Collaborate more, play out less – and record a debut album
Deep in the heart of Bali, against the backdrop of the ocean and not far from a newly-erected creative centre at Potato Head, Peggy Gou brought in the new year – and a new decade. An electrifying set in a surreal but spiritual place, this was a dream-come-true headline act for the DJ. “I can’t describe it,” she says, reminiscing the following morning. “It was a very, very special moment. It will be one for the books.”
Gou has been coming to Bali every December for the past four years. “It’s one of my favourite islands. I normally play one of the smaller parties here, and they will have Grace Jones or Disclosure headlining for New Year’s Eve. So to be given this opportunity this was a huge moment for me. There is such a spiritual energy here, it’s very powerful.”
Gou’s set also coincided with the soft opening of Desa, Potato Head’s new creative centre, a monumental brutalist building designed by architect David Gianotten at OMA, the Dutch practice founded by Rem Koolhaas. More than just hotel suites, it will also be home to an exhibition space, workshops (vastly focused on sustainability), a cultural centre, and recording studio. Among its early collaborators are Wild Life Archive – the most extensive collection of dance music artefacts in the world founded by Steve Terry, artist Faye Toogood, and designer Max Lamb. Dance music icon DJ Harvey is even designing his own nightclub, opening in a few months and perfectly named ‘Klymax’, and spearheaded by Potato Head’s creative director Daniel Mitchell (co-founder of Dalston’s LNCC) who has brought in collaborations with Virgil Abloh, Gou, and Stüssy since 2014. “(This space) gives me goosebumps. Apparently in Bali if you get goosebumps it’s a good thing,” says Gou, who has also designed a hotel room suite inside the building. “Rem Koolhaas is one of my favourite architects. I’m so happy to have been one of the first people to design a suite.”
2019 was a big year for Peggy Gou, and 2020 is set to be no different – especially with work on a first album. So, what was Gou doing at the start of the last decade to bring in the new millennium? “I was in LCF, and I would never go to school! I was arguing with my tutor every time and she hated me,” she laughs. Unveiling her list of resolutions for the new decade, what advice would she have given her 2010 teenage self? “It might be weird for me to say, but I don’t want to give her advice. I didn’t take any advice from too many people and that’s how I ended up doing what I’m doing. The only thing I like to tell people is that I always try to give a message to always be yourself and don’t take shit from other people. That’s the only message I would like to give. But ten years ago, she wouldn’t listen to me anyway!”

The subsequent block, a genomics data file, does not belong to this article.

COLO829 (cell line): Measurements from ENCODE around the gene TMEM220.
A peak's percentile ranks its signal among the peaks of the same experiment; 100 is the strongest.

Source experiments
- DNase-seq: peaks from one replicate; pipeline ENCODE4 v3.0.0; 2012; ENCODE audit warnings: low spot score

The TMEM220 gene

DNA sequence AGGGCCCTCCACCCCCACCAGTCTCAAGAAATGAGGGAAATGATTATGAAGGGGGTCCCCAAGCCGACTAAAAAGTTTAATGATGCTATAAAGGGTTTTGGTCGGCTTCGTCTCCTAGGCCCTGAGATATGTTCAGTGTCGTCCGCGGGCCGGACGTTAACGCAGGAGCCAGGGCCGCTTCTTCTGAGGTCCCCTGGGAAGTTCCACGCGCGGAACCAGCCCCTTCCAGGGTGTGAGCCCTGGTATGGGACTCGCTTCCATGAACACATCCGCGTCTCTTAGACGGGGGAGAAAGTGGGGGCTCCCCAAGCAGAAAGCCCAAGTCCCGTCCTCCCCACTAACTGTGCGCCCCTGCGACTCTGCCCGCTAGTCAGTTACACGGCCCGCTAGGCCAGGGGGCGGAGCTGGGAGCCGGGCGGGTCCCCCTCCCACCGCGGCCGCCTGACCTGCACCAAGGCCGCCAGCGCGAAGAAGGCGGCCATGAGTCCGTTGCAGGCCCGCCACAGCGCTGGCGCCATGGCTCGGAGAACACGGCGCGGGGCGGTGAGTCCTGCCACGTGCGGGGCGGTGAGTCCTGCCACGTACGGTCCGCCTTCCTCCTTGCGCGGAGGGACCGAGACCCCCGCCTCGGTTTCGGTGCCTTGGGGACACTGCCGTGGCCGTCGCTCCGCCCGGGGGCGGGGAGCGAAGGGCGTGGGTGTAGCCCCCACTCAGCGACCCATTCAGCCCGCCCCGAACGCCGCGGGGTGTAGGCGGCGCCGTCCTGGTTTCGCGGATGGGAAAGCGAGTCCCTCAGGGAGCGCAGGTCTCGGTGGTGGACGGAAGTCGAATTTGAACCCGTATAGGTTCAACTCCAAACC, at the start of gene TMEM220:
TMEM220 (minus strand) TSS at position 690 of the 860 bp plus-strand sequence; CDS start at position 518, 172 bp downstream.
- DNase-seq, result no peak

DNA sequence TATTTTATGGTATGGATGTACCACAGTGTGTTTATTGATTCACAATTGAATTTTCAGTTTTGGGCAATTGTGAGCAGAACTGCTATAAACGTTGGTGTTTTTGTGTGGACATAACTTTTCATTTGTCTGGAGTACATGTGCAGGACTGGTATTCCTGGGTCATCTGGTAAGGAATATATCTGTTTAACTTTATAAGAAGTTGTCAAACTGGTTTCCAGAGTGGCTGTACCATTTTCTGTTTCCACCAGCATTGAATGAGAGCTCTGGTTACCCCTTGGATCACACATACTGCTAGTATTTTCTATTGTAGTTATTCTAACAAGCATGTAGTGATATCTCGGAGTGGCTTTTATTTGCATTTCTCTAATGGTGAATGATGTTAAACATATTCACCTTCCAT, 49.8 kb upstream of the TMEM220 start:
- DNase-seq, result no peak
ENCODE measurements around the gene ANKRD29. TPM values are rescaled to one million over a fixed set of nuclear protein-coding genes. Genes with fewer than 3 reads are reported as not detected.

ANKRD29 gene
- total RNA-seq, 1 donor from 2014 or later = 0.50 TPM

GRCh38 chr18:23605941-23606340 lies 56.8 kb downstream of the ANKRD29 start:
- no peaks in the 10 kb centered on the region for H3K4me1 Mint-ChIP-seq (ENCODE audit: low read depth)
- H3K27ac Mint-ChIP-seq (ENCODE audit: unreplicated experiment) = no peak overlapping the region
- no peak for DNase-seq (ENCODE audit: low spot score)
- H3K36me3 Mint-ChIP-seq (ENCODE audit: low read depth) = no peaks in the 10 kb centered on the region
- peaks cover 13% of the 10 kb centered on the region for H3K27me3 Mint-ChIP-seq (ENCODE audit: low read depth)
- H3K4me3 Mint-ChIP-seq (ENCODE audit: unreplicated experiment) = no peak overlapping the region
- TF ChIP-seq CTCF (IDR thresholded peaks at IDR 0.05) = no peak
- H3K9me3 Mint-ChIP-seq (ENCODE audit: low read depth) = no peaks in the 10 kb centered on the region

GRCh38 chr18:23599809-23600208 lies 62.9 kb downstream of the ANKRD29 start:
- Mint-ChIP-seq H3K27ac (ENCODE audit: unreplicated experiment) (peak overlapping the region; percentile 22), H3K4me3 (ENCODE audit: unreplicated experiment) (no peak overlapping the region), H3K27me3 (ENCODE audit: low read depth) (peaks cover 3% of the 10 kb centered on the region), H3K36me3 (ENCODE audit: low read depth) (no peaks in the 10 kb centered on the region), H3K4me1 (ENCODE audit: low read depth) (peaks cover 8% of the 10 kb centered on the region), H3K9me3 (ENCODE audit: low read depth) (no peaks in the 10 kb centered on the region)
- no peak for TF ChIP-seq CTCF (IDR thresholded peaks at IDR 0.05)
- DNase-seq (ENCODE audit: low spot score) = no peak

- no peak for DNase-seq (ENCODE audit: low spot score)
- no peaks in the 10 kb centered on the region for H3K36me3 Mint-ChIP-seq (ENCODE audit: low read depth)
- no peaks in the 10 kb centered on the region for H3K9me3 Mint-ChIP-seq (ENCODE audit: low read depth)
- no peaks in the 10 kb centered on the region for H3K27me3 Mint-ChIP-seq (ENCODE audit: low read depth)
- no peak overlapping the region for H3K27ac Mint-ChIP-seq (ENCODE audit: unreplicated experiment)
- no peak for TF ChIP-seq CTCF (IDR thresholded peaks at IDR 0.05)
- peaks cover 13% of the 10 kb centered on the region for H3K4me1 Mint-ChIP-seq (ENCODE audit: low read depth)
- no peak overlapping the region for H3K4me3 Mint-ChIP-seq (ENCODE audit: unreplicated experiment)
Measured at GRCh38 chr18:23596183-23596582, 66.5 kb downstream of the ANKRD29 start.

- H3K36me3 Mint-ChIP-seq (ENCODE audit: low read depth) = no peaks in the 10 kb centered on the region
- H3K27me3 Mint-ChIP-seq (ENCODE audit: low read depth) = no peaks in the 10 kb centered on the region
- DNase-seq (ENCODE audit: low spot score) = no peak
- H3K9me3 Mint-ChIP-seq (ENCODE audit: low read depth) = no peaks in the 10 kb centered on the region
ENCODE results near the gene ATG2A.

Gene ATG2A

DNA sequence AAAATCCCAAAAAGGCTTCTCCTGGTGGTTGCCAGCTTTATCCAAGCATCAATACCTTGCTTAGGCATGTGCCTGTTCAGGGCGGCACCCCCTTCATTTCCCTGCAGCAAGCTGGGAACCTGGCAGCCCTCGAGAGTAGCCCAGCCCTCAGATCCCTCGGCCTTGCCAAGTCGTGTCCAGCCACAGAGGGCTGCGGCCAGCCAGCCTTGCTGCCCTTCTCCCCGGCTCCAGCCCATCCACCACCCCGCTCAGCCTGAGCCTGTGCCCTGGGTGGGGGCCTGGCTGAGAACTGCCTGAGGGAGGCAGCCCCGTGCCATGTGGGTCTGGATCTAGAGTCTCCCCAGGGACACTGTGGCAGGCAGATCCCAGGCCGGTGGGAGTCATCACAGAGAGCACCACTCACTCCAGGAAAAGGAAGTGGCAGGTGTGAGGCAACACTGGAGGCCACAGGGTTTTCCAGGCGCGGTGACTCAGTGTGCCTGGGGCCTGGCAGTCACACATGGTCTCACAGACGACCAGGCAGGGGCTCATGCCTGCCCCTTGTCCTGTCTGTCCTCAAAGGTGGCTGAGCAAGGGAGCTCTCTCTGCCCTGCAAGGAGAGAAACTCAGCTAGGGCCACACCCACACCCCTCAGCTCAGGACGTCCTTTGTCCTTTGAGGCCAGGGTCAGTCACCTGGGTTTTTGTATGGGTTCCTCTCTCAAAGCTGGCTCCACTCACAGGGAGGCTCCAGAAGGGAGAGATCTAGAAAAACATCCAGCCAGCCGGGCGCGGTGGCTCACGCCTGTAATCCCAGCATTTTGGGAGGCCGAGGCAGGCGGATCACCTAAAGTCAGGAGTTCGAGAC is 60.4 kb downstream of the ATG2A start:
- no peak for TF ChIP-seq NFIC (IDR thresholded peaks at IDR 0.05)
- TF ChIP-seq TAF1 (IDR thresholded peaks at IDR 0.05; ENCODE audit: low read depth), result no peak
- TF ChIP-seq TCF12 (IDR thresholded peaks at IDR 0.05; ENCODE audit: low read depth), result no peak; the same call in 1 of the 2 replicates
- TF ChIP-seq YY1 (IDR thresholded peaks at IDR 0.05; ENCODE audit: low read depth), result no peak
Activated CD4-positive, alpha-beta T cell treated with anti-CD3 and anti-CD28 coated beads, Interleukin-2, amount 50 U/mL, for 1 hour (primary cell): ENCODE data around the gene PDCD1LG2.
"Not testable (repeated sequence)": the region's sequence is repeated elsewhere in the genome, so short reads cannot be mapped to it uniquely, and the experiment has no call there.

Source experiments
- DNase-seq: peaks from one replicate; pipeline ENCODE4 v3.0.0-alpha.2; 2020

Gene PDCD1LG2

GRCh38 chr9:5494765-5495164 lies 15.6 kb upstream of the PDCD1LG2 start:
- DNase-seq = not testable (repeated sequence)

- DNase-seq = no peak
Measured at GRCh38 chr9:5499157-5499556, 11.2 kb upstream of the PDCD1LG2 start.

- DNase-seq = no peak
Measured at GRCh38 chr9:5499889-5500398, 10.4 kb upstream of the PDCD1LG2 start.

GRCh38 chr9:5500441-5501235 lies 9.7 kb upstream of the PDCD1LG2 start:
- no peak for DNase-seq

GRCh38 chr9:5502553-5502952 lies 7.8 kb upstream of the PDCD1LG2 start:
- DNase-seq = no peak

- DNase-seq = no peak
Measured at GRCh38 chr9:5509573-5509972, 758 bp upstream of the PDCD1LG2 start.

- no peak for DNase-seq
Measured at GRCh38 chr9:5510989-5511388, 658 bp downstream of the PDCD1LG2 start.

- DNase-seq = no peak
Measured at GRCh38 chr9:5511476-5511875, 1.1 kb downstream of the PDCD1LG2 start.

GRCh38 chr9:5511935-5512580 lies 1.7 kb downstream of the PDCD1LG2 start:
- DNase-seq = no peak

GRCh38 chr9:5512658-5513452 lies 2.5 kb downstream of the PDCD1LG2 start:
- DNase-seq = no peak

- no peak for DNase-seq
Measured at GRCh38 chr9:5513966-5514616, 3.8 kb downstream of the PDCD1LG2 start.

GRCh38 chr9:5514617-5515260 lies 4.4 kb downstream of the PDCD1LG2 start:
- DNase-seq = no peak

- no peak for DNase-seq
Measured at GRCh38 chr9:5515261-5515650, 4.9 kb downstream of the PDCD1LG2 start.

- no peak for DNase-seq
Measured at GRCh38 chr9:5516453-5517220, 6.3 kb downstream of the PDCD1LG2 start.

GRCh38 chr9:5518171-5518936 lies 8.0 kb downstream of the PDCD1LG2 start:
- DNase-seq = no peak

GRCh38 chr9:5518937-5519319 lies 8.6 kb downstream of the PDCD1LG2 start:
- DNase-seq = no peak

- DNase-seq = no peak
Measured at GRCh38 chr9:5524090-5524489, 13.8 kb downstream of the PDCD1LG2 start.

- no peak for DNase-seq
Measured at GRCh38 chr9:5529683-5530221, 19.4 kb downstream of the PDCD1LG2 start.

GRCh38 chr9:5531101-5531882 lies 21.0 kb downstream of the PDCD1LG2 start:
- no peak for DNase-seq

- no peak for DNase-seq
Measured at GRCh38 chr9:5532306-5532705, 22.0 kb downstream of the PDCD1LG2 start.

RECORD HER DEBUT ALBUM
Peggy Gou: I need a lot of time for myself this year because it’s my album time! That’s something I can tell you – I signed a deal with XL. I need to work on this and they (the label) keep calling me everyday saying, ‘how’s it going?’ I’m like, “I didn’t start it yet!” I’m writing things down – do I want to do features with other people, or with a band? I don’t want to be just a DJ playing someone else’s music. I don’t think of myself as just a DJ, so that’s my main goal and priority. Hopefully it will be released in 2021, or even 2020, but I’m not putting any time pressure on it, because you will know when you’re ready. Whenever I try to rush it, I never make anything that I’m happy with.
Peggy Gou: I thought a lot about who I want to collaborate with this year. I’m not really looking for a fashion collaboration, but if something happens, then great. I’m more into collaborating with artists and musicians, for my music, and more visual and art installations. Also, my fans are very creative, they want to do stuff! I would like to give people some kind of opportunity or platform to be creative. This is something I’m thinking about.
PLAY OUT LESS
Peggy Gou: In 2020 I will definitely reduce my gigs, because I believe that creative people – and consider myself one of them – need to do nothing to be creative. At the moment, I’m travelling so much, and all I can think about is Netflix and movies. Oh my god, I don’t think about anything else! So to be able to do that, I need to take time off. In January, I’m going to Thailand for two weeks with my family and then February’s off. I say ‘off’, it’s like, one or two shows. My next big show is Coachella in April.
PUSH BACK ON SEXIST ASSUMPTIONS
Peggy Gou: A lot of people ask me when they interview me: “How do you feel being a female DJ?” And I always tell them their question is wrong. You’re asking me how I feel to be a female DJ? You could just ask me how do you feel to be a DJ! 20 years ago, my mum was one of the women who struggled with (sexism). About three years ago, men in the music industry would also tell me, “You are going to reach a glass ceiling. You’ll be able to see what’s up there, but you won’t be able to go up.” Then, my mum called me the other day because she finally reached the highest position at her work and was like, “Peggy, I broke the glass ceiling!” I was like, “Mum, I didn’t know career people used this word, but me too.” It made me so happy. In Korea, it’s so much more conservative. If you’re a female driver and you make a mistake, they will shout at you and say, “go home and cook rice”, or “go look after kids”. That said, I do think women are finally on a good path.
GIVE SOMETHING BACK
Peggy Gou: Aside from the album, I want to do more in the arts and find ways to give back. Here at Potato Head, we were thinking of doing events and giving the proceeds as a donation to an important cause in Bali. I found out that stray dogs are a big problem here, so I’m visiting BAWA dog charity tomorrow, I’m giving my money to them.